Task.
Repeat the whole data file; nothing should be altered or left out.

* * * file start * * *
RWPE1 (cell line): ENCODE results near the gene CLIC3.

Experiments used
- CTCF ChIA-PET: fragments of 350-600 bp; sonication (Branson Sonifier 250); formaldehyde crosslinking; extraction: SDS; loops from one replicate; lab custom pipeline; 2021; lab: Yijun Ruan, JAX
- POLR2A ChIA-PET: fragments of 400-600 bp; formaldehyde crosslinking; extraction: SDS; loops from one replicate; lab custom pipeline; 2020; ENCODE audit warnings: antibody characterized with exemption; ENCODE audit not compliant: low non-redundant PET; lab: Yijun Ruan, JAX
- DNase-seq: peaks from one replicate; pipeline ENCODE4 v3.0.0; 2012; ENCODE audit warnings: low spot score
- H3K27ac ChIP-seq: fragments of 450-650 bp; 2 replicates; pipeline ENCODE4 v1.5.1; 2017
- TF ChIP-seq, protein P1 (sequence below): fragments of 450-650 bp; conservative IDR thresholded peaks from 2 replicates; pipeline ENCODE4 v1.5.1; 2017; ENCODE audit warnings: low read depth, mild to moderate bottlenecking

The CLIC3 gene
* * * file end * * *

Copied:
RWPE1 (cell line): ENCODE results near the gene CLIC3.

Experiments used
- CTCF ChIA-PET: fragments of 350-600 bp; sonication (Branson Sonifier 250); formaldehyde crosslinking; extraction: SDS; loops from one replicate; lab custom pipeline; 2021; lab: Yijun Ruan, JAX
- POLR2A ChIA-PET: fragments of 400-600 bp; formaldehyde crosslinking; extraction: SDS; loops from one replicate; lab custom pipeline; 2020; ENCODE audit warnings: antibody characterized with exemption; ENCODE audit not compliant: low non-redundant PET; lab: Yijun Ruan, JAX
- DNase-seq: peaks from one replicate; pipeline ENCODE4 v3.0.0; 2012; ENCODE audit warnings: low spot score
- H3K27ac ChIP-seq: fragments of 450-650 bp; 2 replicates; pipeline ENCODE4 v1.5.1; 2017
- TF ChIP-seq, protein P1 (sequence below): fragments of 450-650 bp; conservative IDR thresholded peaks from 2 replicates; pipeline ENCODE4 v1.5.1; 2017; ENCODE audit warnings: low read depth, mild to moderate bottlenecking

The CLIC3 gene